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Remote work made life easier for many people with disabilities. They want the option to stay

Source | | Neelam Bohra | AJ Willingham

(CNN)Gabe Moses prefers to work his eight-hour shift for a call center while lying on his stomach, resting on a mattress set out on the floor of his apartment.

Moses uses a wheelchair because of conditions including dysautonomia, which arises from a dysfunctional nervous system and can affect major organs, and Ehlers-Danlos syndrome. A connective tissue disorder, EDS can cause chronic pain, muscle weakness and ruptured blood vessels.

Before the pandemic, commuting to work and sitting up for hours at a time left Moses in pain and so fatigued, he sometimes lost his ability to speak. But when he started working remotely while lying down, he discovered his job was easier. He had energy at the end of the day to spend time with his wife, watch movies, read books or even take his dog for a walk by tying her leash to his wheelchair.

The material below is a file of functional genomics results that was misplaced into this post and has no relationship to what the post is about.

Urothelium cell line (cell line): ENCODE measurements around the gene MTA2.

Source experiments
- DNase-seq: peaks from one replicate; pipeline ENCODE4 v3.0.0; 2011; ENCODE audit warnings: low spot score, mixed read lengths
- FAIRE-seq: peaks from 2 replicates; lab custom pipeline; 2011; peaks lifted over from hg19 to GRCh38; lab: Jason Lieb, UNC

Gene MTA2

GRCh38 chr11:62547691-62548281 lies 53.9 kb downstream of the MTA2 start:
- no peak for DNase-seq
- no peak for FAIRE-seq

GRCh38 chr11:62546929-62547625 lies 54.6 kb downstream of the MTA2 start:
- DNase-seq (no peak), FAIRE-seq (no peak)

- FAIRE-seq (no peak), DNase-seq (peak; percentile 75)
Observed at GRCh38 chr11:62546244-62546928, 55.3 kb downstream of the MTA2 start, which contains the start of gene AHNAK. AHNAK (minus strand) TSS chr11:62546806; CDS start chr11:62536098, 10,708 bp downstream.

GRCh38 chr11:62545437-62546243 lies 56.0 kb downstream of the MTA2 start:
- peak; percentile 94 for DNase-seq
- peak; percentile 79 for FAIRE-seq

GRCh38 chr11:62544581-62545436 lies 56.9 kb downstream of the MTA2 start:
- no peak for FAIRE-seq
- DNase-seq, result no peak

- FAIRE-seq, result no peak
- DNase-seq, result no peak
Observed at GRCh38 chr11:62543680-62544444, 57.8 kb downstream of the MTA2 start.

At the beginning of the pandemic, Moses said his company made him sign a document that claimed it only offered remote work as an emergency measure, and that it could call him back in person at any time.

Now, as the US continues its uneven reopening and some companies expect employees to return to offices, Moses, who lives in an apartment in New York City, worries the option will be taken away.

“It’s really terrifying to think about going back to that life,” Moses told CNN. “Coming back (from work), I would just go right to bed.”

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